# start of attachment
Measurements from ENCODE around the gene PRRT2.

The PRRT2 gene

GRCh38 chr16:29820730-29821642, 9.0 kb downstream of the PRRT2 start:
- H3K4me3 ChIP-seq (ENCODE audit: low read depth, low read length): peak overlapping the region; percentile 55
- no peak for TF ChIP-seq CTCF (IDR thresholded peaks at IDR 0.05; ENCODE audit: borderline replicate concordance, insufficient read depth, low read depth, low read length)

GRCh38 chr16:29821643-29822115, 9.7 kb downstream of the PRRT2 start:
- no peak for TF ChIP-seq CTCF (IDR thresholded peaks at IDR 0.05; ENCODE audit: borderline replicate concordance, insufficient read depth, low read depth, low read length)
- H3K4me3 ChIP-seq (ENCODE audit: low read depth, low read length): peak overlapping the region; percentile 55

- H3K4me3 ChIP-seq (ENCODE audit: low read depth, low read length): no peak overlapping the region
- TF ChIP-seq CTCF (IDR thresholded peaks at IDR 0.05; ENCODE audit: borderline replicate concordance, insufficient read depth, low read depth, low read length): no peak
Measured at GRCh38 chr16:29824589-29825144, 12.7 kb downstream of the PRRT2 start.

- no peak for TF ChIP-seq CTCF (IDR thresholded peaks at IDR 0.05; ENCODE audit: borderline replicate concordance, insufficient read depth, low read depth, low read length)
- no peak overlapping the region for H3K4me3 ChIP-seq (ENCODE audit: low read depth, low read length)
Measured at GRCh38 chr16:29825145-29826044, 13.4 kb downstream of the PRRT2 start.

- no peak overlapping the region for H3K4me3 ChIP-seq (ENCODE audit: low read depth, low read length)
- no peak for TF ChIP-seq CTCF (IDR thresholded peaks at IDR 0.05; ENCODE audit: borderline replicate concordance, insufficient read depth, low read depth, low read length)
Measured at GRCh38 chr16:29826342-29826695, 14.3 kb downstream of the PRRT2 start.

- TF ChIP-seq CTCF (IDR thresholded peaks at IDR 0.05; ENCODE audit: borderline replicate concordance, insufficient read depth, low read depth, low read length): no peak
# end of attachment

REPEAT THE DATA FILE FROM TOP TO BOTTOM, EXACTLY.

Measurements from ENCODE around the gene PRRT2.

The PRRT2 gene

GRCh38 chr16:29820730-29821642, 9.0 kb downstream of the PRRT2 start:
- H3K4me3 ChIP-seq (ENCODE audit: low read depth, low read length): peak overlapping the region; percentile 55
- no peak for TF ChIP-seq CTCF (IDR thresholded peaks at IDR 0.05; ENCODE audit: borderline replicate concordance, insufficient read depth, low read depth, low read length)

GRCh38 chr16:29821643-29822115, 9.7 kb downstream of the PRRT2 start:
- no peak for TF ChIP-seq CTCF (IDR thresholded peaks at IDR 0.05; ENCODE audit: borderline replicate concordance, insufficient read depth, low read depth, low read length)
- H3K4me3 ChIP-seq (ENCODE audit: low read depth, low read length): peak overlapping the region; percentile 55

- H3K4me3 ChIP-seq (ENCODE audit: low read depth, low read length): no peak overlapping the region
- TF ChIP-seq CTCF (IDR thresholded peaks at IDR 0.05; ENCODE audit: borderline replicate concordance, insufficient read depth, low read depth, low read length): no peak
Measured at GRCh38 chr16:29824589-29825144, 12.7 kb downstream of the PRRT2 start.

- no peak for TF ChIP-seq CTCF (IDR thresholded peaks at IDR 0.05; ENCODE audit: borderline replicate concordance, insufficient read depth, low read depth, low read length)
- no peak overlapping the region for H3K4me3 ChIP-seq (ENCODE audit: low read depth, low read length)
Measured at GRCh38 chr16:29825145-29826044, 13.4 kb downstream of the PRRT2 start.

- no peak overlapping the region for H3K4me3 ChIP-seq (ENCODE audit: low read depth, low read length)
- no peak for TF ChIP-seq CTCF (IDR thresholded peaks at IDR 0.05; ENCODE audit: borderline replicate concordance, insufficient read depth, low read depth, low read length)
Measured at GRCh38 chr16:29826342-29826695, 14.3 kb downstream of the PRRT2 start.

- TF ChIP-seq CTCF (IDR thresholded peaks at IDR 0.05; ENCODE audit: borderline replicate concordance, insufficient read depth, low read depth, low read length): no peak